Though 'taptim' is Thai for pomegranate, and that may well have a lot to do with fertility, this necklace owes its name to the Goddess Taptim whose spirit-house is a hidden shrine in central Bangkok that even a lot of the locals will not know of.
On Wireless Road, a broad tree-covered carriageway that runs through the city-centre, as you cross the American, Dutch and British embassies, you'll need to turn in at Nai Lert Park. Easier still, the nearest BTS Skytrain station being Ploenchit, just exit the BTS station and walk along Thanon Witthayu (as Wirelesss Road is formally called) past the British Embassy on your left. The Nai Lert Park is just a little bit further up, also on the left. You can avail of a water taxi using the Khlong Saen Saeb canal and get off at Tha Witthayu, but you'll still need to access the Mövenpick BDMS Wellness Resort or, more specifically, the Nai Lert Park Heritage Home, using the same directions.The resort opened last year in the same building and grounds of the original Hilton International Hotel. The Chao Mae Tuptim Shrine used to be behind the car park of the hotel and right beside the canal but now a smaller and tidier version of the original shrine has been moved to the grounds of the heritage home.
The hundred-year-old spirit-house is intact as are the votive offerings of flowers, jasmine marigold and rangan, and incense. You'll see neatly stacked figurines and animals to one side, and these have been brought to appease the goddess, as have things like necklaces, combs, hair-bands and dresses. Most noticeable amongst all however, and strewn all over the space, you'll find, are the phalluses of various shapes, sizes and styles made of stone or wood. The latter are stacked together and kept at the base of a tree while the large stone ones all stand in various places across the shrine. Colourful cloth sashes are bound around the lingams which of course derive directly from Shiva worship.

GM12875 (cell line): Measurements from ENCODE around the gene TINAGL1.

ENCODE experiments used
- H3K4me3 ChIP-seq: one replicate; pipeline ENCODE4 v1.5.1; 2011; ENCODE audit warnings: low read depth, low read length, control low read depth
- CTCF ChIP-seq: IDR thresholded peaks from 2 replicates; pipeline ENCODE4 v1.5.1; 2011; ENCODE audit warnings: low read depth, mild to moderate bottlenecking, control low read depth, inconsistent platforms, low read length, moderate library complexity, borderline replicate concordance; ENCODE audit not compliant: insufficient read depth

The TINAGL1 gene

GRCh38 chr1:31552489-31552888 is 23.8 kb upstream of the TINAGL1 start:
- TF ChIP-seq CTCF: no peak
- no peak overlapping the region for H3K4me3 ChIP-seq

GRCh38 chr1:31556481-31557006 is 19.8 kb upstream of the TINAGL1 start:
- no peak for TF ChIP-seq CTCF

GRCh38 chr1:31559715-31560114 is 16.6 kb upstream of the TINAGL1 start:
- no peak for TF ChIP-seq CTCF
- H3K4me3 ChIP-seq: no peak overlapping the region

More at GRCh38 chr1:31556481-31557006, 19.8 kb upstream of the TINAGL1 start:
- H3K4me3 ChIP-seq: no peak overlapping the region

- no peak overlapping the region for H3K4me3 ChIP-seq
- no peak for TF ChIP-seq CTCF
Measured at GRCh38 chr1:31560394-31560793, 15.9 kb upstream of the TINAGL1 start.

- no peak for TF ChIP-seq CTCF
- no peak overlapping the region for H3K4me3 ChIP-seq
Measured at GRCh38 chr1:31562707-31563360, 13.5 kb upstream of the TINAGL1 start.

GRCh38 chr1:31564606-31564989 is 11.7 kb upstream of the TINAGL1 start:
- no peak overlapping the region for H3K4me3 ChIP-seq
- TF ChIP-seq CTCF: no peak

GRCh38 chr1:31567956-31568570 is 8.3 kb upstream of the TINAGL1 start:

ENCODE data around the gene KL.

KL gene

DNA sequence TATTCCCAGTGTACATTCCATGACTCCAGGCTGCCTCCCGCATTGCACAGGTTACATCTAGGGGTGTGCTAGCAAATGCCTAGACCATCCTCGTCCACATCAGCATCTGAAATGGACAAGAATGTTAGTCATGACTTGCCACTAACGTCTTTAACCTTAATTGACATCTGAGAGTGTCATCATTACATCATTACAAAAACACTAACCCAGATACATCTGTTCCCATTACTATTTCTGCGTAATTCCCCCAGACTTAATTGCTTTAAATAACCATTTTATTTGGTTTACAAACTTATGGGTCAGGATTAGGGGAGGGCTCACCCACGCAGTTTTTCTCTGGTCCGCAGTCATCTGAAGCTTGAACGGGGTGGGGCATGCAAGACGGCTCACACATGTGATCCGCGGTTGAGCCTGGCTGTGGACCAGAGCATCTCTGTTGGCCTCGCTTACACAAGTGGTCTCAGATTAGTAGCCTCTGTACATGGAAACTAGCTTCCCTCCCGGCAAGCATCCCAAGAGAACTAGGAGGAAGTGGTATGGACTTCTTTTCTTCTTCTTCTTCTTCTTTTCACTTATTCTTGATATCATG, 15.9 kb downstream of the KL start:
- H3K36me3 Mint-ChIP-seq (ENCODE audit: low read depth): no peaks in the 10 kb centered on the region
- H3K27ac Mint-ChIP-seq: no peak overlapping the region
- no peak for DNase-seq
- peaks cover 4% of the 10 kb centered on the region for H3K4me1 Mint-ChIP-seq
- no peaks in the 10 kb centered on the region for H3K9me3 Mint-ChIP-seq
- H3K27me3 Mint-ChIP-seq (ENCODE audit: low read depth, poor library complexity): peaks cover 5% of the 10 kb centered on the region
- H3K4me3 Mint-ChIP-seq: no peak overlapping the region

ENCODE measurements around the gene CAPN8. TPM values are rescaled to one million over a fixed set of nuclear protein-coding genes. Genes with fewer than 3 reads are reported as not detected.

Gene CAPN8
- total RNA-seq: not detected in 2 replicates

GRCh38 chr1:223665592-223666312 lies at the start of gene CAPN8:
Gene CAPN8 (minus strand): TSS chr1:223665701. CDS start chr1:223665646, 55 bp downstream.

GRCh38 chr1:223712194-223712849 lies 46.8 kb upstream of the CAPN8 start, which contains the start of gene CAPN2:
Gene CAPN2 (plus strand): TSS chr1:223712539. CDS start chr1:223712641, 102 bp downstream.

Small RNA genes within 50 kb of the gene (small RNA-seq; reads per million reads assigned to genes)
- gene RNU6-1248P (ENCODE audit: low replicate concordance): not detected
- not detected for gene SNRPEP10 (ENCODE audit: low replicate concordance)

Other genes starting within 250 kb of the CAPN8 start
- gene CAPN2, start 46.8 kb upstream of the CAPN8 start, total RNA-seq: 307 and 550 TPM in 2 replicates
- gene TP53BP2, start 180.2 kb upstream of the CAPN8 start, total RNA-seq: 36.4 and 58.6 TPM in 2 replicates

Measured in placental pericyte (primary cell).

What we've done is simply enshrine the spirit of the shrine in pure guinea gold. Along the lines of the Paladkig amulet that men wear around their waist with string or women carry as a protective charm in their handbags, we've created a 'lingam' centrepiece that's decorated with baroque, pierced seed-pearls,denoting the jasmine, each in their own irregular collet, and tied to the base with wire, and mixed in with that a bed of tiny rangan-phul across the phallus. A fine sabu-dana border runs all along the edge of the pendant making it somewhat celebratory and the scalloped cup collets hold a shapely pearl each at the bottom. Note how the head of the phallus almost bisects the double kamal-ball chain that acts as a sash, making the lingam preeminent in the jewel and allowing the chain with its pearl-and-ball jhur to remain a beautiful necessity.
So, here we are, with a splendidly crafted Paladkig for you to act as a magic charm against any harm anyone or anything may cause you. But that's a secret between you and I : the rest of the world shall see a rare ornament, exceedingly attractive and well crafted, that has a talismanic centrepiece with an infill of irregular pearls and flowers which come together very well with the kamal pati-chain.
With that, we pray to the Chao Mae Tuptim for your happiness and peace, always. Just be careful in asking what you want from her because she's known to grant wishes very promptly, especially when they're related to fecundity of any kind.